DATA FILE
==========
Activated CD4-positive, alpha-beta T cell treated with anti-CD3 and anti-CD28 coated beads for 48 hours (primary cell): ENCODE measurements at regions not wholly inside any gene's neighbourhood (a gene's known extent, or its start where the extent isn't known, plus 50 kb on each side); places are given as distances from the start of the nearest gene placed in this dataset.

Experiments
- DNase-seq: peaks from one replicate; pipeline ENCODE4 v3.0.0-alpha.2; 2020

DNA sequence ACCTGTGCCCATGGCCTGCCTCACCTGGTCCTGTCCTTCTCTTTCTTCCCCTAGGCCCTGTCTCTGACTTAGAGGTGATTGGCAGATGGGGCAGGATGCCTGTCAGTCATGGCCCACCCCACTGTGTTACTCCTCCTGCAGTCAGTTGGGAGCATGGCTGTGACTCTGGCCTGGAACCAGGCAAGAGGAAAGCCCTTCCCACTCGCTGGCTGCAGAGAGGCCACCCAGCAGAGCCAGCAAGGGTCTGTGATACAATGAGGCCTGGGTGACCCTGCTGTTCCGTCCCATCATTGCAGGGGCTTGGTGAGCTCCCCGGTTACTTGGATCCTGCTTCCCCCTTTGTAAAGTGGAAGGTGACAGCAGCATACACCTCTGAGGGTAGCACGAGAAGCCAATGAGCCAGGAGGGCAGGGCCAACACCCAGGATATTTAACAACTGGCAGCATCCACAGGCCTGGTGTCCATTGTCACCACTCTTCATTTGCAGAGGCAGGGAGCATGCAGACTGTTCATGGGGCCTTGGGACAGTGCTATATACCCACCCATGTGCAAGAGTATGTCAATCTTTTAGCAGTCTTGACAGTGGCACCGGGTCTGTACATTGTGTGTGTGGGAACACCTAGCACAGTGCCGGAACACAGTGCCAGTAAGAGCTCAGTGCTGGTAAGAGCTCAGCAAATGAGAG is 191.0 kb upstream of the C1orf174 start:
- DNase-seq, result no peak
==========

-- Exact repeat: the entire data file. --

Activated CD4-positive, alpha-beta T cell treated with anti-CD3 and anti-CD28 coated beads for 48 hours (primary cell): ENCODE measurements at regions not wholly inside any gene's neighbourhood (a gene's known extent, or its start where the extent isn't known, plus 50 kb on each side); places are given as distances from the start of the nearest gene placed in this dataset.

Experiments
- DNase-seq: peaks from one replicate; pipeline ENCODE4 v3.0.0-alpha.2; 2020

DNA sequence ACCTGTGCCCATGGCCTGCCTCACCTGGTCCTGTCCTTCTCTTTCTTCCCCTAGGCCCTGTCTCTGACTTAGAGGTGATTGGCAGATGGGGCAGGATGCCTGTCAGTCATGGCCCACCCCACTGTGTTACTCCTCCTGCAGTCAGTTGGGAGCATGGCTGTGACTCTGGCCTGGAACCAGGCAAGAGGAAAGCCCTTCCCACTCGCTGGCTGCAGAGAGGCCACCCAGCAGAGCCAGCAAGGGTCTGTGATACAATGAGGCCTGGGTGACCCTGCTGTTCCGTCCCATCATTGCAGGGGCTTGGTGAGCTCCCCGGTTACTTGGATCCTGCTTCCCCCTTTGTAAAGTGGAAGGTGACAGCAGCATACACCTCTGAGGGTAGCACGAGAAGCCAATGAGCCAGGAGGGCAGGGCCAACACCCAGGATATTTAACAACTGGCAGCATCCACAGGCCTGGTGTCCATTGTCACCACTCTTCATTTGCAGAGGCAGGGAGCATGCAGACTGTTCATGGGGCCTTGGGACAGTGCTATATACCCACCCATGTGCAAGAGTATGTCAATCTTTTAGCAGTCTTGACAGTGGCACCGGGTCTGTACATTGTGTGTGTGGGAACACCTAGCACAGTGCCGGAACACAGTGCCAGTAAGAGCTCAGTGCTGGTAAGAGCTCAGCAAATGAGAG is 191.0 kb upstream of the C1orf174 start:
- DNase-seq, result no peak